Hannah Batsel, “Maneater”

Maneater is housed in a custom-printed clamshell box.

When opened, the box reveals the set of books on the right and the colophon in an envelope on the left.

The four books of the Maneater nestle inside one another like Russian nesting dolls. Held in place by magnets embedded in their spines, the books are best read as one volume but can be separated and read individually.

The four volumes of Maneater decrease in size and page count– but become more fantastical and colorful – as the story goes backward in time. The first time each new character’s name is spoken, a new volume begins to tell their story.

All together, Maneater consists of thirty hand-screen-printed pages, plus five covers and a colophon.

Hannah Batsel
Chicago, Illinois
Screen print
50 screen printed copies, 1 hand-painted original
30 pages
10 x 15.5 x 2″
10 x 7 x 2″

Artist Statement

My work’s most consistent and driving theme is the human compulsion to collect, categorize, list, and document both the natural world and, as an extension, the worlds of other peoples and cultures. Because storytelling is so intrinsic to how people contextualize, experience, and even lay claim to the world, my work takes the form of fundamentally narrative structures such as the artist book and the interactive installation. I draw from turn-of-the-19th-century texts, illustrations, and scientific thought as aesthetically enrapturing but blatantly problematic records of this colonial impulse. By appropriating the era’s gaudy and crowded illustrative style, my work connects the naïve fairytale depiction of colonial adventures in far-off lands with more modern narratives and social systems. Through meticulous craftsmanship in the depiction of lush environments, fantastic animals, and compelling photos and artifacts, these works seduce the viewer into enjoying and appreciating imagined worlds imbued with real ugliness. My role, in the end, is to entice and engage, but also to investigate real-world power dynamics through a more inviting, fictional lens.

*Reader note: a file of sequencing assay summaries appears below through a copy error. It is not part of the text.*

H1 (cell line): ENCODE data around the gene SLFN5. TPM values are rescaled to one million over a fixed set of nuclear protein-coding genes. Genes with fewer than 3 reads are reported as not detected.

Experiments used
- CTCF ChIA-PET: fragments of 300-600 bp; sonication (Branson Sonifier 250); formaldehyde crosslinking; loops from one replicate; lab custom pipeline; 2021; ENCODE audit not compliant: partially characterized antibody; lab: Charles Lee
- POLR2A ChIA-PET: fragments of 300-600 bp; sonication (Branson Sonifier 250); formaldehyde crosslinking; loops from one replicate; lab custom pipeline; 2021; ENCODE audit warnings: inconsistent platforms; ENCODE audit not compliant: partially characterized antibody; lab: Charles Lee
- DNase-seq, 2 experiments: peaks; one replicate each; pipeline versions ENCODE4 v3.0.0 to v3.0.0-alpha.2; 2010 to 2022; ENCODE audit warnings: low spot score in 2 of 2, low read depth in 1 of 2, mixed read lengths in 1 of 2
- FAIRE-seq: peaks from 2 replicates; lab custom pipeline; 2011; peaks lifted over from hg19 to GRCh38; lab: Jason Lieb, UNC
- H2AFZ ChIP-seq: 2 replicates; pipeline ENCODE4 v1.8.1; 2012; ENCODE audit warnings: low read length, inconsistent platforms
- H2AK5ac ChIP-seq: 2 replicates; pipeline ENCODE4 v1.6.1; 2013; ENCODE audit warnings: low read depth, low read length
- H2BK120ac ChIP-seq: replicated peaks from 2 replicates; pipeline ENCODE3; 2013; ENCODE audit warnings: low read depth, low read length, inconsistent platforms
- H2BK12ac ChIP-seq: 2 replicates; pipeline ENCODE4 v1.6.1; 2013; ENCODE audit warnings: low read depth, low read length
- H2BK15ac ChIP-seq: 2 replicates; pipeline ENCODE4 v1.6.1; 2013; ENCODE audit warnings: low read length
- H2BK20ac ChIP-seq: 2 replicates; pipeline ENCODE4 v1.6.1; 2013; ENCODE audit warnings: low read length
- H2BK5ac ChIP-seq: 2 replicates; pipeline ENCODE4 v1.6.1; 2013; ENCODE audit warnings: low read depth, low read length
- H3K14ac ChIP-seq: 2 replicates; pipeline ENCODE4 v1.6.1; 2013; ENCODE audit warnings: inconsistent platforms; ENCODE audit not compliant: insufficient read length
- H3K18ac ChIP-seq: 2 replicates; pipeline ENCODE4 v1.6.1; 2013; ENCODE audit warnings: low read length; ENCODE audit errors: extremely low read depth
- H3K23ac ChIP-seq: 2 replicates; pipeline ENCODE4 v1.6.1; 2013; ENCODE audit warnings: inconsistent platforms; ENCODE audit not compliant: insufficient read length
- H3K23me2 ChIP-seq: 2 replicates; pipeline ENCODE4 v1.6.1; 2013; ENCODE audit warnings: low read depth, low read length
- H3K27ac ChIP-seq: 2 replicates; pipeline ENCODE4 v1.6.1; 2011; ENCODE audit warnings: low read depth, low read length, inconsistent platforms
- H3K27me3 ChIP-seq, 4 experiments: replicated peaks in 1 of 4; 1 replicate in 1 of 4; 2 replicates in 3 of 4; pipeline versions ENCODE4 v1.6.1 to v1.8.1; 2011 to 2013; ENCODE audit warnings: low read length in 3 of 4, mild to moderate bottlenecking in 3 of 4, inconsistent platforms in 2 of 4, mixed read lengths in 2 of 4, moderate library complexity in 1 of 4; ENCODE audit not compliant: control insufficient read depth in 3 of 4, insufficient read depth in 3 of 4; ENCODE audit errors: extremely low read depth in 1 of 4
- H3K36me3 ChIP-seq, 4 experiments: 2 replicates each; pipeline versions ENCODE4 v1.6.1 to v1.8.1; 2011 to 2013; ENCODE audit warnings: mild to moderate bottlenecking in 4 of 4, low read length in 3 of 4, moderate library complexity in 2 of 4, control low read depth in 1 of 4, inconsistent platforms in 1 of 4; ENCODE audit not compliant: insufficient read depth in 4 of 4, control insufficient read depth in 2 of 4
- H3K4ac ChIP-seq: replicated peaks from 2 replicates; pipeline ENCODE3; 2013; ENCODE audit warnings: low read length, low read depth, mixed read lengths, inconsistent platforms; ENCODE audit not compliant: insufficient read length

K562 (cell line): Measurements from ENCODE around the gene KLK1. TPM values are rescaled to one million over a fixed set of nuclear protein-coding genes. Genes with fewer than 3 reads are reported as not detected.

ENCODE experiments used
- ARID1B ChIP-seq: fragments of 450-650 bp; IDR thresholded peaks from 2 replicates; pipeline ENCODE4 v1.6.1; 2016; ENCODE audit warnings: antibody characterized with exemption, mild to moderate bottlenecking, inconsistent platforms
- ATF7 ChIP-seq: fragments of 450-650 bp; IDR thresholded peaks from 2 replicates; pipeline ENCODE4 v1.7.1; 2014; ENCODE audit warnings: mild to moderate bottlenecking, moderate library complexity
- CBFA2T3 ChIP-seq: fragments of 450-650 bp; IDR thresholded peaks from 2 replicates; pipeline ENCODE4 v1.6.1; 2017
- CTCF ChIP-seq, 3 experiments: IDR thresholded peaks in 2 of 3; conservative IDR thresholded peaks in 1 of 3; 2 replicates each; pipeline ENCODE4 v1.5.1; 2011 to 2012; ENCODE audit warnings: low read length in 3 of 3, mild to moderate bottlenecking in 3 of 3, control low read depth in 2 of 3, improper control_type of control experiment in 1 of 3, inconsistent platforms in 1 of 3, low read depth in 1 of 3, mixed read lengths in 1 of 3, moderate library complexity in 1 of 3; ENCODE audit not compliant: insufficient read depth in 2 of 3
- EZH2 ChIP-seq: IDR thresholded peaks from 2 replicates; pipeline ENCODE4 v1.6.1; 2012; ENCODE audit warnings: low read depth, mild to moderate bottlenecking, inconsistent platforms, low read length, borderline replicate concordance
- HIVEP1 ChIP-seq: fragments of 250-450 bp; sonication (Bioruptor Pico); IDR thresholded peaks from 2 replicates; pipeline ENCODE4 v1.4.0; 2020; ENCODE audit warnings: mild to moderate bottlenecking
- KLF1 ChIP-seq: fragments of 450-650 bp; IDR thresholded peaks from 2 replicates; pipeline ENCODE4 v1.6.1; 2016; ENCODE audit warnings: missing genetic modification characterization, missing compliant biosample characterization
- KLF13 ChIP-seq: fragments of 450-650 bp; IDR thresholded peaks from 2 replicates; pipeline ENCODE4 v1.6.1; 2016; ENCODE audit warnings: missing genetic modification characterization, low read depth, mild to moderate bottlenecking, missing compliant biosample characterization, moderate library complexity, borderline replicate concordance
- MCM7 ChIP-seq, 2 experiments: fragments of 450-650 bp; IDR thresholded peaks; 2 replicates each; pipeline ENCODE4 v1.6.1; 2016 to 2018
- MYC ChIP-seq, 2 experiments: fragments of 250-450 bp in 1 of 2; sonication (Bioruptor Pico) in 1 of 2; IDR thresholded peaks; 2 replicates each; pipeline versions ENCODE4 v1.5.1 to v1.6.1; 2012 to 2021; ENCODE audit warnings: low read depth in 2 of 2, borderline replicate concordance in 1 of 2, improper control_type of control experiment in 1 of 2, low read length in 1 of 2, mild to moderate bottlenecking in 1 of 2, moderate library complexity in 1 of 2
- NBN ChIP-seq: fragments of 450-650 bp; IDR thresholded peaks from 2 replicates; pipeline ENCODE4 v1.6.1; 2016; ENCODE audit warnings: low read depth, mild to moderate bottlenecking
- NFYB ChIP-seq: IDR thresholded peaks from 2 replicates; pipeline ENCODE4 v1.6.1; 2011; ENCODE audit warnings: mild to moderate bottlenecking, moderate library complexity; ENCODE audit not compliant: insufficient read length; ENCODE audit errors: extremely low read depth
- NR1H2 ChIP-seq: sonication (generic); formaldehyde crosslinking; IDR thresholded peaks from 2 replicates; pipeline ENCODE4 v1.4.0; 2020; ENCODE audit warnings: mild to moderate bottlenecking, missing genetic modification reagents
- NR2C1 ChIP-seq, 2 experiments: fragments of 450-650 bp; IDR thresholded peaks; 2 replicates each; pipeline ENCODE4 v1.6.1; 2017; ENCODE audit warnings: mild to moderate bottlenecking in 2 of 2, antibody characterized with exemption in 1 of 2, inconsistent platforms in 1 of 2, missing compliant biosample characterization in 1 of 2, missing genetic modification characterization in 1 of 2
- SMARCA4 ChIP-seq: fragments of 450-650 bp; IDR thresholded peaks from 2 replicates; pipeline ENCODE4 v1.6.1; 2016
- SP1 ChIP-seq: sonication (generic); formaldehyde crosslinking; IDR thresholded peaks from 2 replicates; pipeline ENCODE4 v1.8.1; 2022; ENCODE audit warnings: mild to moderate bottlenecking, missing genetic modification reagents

Maneater is a set of four artist books, produced in a limited edition of 50 hand-print and hand-bound copies. The set consists of four stories whose physical and narrative structure nest within one another like Russian nesting dolls. The books can be read separately, but when taken together, reveal a legacy of greed and colonialism across generations.

Every time a new character’s name is spoken, a new book begins that follows that character’s life story. The first book’s protagonist is a wealthy shut-in who becomes obsessed with an exotic deity; the three enclosed books reveal this retired businessman’s colonialist past and the history of the deity’s native land. With every book, the narrative as a whole moves backwards chronologically in time. The visual style echoes that of 19th century children’s mass-market hardcover adventure books, whose bright and captivating illustrations belied the troubling imperialist messages conveyed within. Magnets embedded in the spine of each book hold them in place for display or easy reading as a set.